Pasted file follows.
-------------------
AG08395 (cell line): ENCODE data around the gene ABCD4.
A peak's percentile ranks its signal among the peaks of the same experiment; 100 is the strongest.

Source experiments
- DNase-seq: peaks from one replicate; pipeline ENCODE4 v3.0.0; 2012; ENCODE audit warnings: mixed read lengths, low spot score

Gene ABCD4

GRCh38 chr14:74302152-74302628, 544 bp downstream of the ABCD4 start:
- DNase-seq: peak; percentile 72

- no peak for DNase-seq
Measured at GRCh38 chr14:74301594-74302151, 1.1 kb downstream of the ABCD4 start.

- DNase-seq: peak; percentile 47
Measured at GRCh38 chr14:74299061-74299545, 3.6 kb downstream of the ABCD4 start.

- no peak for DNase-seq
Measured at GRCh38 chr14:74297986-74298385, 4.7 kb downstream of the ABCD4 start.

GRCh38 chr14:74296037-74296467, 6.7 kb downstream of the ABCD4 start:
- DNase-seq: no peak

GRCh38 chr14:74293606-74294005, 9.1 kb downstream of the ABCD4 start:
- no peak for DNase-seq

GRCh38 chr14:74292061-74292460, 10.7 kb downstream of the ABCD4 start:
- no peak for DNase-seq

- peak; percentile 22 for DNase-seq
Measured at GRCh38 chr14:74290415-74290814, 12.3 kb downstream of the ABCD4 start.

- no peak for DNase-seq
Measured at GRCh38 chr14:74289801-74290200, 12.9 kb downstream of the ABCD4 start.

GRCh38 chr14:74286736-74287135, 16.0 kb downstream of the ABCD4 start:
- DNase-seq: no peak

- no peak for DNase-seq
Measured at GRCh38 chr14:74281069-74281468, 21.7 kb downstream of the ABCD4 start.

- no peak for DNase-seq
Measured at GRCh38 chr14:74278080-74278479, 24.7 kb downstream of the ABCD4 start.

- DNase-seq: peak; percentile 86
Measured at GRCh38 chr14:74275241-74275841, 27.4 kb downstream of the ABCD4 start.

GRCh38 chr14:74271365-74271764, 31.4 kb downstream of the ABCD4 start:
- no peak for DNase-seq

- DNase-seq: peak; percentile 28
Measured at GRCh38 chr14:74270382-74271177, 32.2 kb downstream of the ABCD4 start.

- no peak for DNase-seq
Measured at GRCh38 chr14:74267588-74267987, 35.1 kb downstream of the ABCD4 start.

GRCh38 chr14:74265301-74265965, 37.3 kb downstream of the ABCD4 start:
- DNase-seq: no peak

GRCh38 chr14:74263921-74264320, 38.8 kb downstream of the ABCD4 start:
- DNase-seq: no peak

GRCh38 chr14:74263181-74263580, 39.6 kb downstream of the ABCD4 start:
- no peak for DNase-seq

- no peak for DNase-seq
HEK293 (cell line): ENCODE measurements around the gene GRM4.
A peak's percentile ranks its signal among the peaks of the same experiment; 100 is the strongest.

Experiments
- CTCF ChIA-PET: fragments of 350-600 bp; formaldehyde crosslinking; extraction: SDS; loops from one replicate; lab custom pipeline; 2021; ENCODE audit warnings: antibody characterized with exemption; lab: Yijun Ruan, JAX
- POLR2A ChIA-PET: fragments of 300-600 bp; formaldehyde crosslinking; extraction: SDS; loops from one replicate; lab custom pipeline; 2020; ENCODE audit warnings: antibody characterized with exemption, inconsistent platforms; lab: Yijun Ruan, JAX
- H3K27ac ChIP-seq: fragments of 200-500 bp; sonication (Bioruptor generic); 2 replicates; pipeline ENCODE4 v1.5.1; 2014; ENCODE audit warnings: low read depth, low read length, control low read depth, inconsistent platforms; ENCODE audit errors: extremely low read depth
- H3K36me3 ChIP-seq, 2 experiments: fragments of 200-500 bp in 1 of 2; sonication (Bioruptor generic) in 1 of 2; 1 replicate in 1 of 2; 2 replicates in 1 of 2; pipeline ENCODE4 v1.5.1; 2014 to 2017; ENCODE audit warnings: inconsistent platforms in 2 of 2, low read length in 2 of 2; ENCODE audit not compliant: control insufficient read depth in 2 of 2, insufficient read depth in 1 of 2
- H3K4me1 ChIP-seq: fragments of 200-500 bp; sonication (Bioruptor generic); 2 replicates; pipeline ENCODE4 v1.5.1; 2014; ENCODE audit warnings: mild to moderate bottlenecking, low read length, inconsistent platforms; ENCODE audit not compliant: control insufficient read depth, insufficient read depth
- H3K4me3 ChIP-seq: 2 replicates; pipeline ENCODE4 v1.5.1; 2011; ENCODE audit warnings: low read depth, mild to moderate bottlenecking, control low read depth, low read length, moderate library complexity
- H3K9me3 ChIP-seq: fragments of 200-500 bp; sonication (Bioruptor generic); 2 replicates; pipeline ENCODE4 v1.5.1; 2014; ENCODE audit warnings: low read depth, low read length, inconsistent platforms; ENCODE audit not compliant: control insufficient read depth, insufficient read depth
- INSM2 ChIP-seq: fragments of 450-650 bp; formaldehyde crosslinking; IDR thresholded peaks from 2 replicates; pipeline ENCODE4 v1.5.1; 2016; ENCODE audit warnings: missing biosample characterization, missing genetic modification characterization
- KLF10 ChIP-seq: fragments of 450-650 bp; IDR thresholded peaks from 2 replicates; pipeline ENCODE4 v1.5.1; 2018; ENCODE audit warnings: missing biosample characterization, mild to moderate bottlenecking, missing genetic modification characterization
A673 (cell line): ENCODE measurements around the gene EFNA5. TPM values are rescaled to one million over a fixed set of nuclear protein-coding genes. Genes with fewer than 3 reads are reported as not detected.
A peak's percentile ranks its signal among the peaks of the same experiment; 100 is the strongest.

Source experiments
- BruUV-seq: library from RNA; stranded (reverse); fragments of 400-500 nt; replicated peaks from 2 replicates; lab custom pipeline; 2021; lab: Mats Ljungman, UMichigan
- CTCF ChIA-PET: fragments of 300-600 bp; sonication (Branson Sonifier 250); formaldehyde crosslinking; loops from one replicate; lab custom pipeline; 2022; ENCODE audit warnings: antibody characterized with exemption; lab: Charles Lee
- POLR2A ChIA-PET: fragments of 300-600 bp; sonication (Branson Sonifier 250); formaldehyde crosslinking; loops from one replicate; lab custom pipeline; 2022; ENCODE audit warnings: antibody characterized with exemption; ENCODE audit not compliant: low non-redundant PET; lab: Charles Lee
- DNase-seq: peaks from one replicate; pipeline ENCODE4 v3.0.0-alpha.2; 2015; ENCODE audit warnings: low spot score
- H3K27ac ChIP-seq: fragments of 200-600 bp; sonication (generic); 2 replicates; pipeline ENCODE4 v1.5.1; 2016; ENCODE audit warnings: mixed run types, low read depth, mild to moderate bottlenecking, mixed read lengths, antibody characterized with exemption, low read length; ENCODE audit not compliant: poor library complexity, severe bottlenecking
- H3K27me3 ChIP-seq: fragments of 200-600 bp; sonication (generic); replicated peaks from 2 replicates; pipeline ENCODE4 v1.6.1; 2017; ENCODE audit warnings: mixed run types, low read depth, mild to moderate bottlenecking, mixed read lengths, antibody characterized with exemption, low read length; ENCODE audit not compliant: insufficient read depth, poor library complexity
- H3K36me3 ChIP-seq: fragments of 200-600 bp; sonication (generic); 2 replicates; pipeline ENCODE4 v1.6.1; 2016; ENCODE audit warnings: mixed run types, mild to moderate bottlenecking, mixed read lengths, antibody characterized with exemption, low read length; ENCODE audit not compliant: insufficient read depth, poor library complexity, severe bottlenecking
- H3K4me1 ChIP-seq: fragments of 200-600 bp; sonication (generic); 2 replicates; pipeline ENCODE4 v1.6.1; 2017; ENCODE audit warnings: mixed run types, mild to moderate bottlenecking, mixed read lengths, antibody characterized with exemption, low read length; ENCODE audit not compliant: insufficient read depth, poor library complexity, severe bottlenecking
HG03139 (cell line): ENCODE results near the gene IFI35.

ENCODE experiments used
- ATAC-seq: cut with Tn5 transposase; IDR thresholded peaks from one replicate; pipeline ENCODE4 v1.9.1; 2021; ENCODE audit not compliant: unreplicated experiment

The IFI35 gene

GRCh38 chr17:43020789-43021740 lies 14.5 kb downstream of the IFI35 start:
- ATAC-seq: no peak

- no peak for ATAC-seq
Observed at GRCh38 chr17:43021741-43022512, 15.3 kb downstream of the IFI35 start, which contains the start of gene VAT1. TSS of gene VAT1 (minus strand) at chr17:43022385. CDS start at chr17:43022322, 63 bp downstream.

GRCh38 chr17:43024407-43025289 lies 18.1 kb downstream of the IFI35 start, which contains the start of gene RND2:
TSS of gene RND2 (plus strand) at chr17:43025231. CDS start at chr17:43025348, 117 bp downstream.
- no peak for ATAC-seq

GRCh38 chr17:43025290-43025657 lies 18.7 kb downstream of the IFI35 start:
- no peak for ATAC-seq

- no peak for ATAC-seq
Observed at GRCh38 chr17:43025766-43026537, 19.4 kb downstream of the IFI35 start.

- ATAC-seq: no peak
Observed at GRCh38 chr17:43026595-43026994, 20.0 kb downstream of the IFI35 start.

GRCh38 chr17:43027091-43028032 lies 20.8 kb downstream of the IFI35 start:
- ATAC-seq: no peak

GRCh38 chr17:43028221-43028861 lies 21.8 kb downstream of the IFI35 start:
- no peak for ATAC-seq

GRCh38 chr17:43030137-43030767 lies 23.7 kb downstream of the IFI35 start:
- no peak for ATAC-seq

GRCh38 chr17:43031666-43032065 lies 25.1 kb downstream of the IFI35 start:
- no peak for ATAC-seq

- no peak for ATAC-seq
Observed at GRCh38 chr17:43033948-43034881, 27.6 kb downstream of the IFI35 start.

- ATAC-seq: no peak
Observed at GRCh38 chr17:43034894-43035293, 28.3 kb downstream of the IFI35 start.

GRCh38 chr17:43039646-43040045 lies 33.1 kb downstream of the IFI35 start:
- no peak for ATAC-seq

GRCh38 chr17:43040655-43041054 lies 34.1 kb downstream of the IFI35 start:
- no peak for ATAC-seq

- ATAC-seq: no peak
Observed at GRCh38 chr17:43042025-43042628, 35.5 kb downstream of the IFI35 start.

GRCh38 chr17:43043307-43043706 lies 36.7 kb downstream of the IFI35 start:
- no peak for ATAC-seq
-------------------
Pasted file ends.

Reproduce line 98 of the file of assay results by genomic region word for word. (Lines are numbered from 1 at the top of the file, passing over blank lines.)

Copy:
- no peak for ATAC-seq